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  1972-1973 Tonight At Noon - by Lawson Primm

1972-1973

Mainly, I felt lonely. As a graduating high school senior, the future seemed bright but like most of my peers, I was struggling to find my own identity and desperately seeking the emotional and of course, physical attachment to a girl that I could call my own. There was no internet, video DVD, MTV, ESPN, email, fax, cell phone, or wireless digital assistant,… only music and books to help guide me along the way. And boy, that was a time…

As a record store clerk, I remember manually doing the inventory after the night shift at Streetside on Delmar, listening almost obsessivly to Tom Wait’s Closing Time, his first official album on Asylum Records, then known as the show case label for the burgeoning singer-songwriter movement. Bob Dylan was the guiding light for this fertile period in which we witnessed the rise of the likes of Joni Mitchell, Jackson Browne, Neil Young, JD Souther, James Taylor et al. (lesser known and brilliant song writers like the late great Fred Neil, Michael Dinner, Steve Ferguson and Ron Nagle) But it was Waits who sang as if he really spent those lonely hours in smoky bars, diners and condemned buildings commiserating with waitresses and people who were truly down on their luck. And, alone at The Side, I would listen to “I Hope That I Don’t Fall in Love With You”, Ol’55, “Ice Cream Man”, “Martha”, “Virginia Avenue” and would stare onto Delmar completely wrapped up in Waits’s world. And at this early stage in his career, you could understand his world-weary vocals that would cut straight to your core. (Of course future recordings would reveal the unique, theatrical, and brilliant Waits persona that featured almost unintelligible, smoke enhanced vocals).

Waits’s aura came to full flower the night I saw him perform at Graham Chapel, get drunk at BB’s Blues and finally pour catsup all over his fried chicken at 3 AM. at The Gateway Diner. He even lit a cigarette for his unknown counter companion that morning, muttering and nodding in compassion. As I observed him, I could only think of his street wise lyrics about a diner waitress, “She’s got marmalade thighs, bloodshot eyes, and scrambled yellow hair”.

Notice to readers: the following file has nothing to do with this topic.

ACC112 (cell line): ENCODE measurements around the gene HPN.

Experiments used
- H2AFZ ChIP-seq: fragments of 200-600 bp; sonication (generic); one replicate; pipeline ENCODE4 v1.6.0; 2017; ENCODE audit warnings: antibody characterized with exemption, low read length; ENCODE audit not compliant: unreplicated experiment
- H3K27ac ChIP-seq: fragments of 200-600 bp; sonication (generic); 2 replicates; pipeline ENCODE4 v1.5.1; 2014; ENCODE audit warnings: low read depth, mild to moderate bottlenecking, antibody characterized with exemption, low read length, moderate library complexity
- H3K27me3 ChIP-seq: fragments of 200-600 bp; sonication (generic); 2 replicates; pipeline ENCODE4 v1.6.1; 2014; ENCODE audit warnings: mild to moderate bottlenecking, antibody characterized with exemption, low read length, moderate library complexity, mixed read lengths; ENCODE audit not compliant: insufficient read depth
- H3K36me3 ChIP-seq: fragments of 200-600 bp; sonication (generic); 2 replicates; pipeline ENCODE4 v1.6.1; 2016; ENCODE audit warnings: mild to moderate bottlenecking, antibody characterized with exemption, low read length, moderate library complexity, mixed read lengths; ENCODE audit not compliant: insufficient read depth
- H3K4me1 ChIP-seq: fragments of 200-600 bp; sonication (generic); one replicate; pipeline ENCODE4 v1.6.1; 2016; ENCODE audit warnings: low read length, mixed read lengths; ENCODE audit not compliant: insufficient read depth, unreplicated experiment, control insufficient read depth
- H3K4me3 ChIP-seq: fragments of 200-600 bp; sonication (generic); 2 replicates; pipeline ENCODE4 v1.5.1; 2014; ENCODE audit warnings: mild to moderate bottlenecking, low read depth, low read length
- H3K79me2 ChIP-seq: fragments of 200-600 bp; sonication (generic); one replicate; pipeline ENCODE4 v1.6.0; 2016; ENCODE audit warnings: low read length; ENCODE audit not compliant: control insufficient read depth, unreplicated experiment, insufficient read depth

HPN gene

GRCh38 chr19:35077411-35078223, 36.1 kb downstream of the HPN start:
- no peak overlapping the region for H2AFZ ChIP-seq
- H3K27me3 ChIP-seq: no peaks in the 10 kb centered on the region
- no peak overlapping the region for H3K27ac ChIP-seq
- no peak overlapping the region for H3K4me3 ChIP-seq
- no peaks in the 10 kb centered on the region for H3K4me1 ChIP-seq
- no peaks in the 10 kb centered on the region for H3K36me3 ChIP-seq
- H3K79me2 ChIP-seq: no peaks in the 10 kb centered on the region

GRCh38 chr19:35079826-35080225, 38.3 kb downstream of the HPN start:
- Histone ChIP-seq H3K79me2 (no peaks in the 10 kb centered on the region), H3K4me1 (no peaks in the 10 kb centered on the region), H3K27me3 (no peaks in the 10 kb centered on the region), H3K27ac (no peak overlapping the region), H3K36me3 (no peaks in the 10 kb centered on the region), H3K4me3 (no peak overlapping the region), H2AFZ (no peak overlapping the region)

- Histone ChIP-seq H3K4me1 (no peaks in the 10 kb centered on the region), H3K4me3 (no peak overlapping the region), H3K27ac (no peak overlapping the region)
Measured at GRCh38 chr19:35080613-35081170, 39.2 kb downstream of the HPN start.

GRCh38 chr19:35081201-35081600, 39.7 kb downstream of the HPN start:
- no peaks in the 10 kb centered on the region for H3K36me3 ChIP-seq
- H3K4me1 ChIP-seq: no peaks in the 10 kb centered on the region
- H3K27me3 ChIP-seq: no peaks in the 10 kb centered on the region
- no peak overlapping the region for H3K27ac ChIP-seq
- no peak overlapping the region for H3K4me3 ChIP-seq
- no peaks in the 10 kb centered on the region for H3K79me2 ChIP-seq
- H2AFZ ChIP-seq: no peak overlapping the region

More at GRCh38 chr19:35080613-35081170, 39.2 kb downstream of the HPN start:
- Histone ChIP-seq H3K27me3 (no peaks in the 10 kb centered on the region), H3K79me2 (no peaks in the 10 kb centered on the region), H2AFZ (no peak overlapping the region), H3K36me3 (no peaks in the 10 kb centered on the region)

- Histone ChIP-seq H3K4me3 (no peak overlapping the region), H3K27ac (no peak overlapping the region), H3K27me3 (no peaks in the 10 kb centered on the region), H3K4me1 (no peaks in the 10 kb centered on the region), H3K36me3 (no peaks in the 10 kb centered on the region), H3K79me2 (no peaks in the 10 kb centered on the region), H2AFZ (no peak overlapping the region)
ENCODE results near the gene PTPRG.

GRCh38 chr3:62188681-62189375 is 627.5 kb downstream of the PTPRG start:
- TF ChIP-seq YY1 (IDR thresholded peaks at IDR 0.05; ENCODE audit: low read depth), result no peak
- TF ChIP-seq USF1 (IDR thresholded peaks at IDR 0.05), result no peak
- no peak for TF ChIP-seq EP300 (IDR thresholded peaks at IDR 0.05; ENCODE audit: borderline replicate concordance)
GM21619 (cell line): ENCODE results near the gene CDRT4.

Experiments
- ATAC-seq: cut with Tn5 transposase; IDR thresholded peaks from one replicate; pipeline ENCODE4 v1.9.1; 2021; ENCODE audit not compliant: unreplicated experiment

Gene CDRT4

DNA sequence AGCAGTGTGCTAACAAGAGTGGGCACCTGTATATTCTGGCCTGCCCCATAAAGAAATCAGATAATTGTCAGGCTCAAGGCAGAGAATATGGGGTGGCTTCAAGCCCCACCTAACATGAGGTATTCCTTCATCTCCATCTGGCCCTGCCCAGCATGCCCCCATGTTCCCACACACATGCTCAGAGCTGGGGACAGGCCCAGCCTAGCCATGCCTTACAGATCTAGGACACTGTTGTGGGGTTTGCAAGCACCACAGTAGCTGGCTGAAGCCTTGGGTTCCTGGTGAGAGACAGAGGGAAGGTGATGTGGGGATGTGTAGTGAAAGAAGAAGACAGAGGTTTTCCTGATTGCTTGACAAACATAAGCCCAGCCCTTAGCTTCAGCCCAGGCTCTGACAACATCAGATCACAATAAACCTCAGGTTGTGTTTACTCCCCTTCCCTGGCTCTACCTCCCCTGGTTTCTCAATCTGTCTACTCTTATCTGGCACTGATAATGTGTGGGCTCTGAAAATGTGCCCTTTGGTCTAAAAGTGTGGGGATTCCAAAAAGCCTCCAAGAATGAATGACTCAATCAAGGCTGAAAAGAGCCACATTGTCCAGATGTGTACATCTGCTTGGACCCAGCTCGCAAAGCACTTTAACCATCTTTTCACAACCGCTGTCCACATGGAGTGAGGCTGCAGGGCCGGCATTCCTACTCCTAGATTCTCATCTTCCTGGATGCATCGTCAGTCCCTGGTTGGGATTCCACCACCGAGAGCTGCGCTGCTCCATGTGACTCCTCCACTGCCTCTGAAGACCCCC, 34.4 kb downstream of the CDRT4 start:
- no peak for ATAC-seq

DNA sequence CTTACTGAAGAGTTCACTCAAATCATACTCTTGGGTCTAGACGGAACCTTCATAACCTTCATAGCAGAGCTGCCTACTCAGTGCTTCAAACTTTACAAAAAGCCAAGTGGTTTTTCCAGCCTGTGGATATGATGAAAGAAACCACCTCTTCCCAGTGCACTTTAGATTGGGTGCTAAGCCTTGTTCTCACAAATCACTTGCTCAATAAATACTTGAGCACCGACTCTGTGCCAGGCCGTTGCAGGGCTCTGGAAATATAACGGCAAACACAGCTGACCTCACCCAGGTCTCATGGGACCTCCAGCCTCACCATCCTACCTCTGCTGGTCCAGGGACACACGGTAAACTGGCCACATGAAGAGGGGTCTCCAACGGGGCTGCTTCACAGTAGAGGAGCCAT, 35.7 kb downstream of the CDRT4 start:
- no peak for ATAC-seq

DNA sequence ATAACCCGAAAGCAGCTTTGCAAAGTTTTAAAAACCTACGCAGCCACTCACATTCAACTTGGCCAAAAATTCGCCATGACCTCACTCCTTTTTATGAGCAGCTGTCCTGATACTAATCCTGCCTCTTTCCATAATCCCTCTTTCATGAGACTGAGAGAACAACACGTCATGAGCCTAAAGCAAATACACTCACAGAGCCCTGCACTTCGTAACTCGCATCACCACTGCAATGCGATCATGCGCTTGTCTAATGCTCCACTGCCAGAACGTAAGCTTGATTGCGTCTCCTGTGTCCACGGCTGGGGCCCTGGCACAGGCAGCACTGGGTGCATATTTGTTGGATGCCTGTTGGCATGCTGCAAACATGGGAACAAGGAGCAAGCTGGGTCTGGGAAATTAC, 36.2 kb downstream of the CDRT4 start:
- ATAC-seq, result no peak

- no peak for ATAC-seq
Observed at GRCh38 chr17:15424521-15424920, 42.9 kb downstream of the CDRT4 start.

I dug singer songwriters, especially Jackson Browne and the discovery of his first album, Saturate Before Using. He managed to create a new sensibility, merging the folk sound of Washington Square with the west coast sound of CS&N. The album was warm, homegrown, sparsely produced and immediate. David Crosby lent his magnificent harmony vocals to “Jamaica Say You Will” and the late guitarist Jesse Ed Davis stole the spotlight on the hit single “Doctor My Eyes” with a killer solo, probably the highlight of his brief, overlooked career. And “Song For Adam” a beautiful hymn-like reflection on the suicide of a friend with great unrealized potential made me stop and think that maybe I was not as indestructible as I felt. Many feel that Jackson personified the light over commercialized California sound that reached its nadir with Firefall, America and to some extent The Eagles. But few know that in the late 60s he was on the cutting edge of Andy Warhols world, working with and writing for Nico. And later, his politically charged songs like “Lives in The Balance” and “World in Motion” revealed a thoughtful, socially conscious writer of depth. Browne still walks the walk – I don’t recall that he has been hired for corporate sponsored concerts in recent years like many of his peers.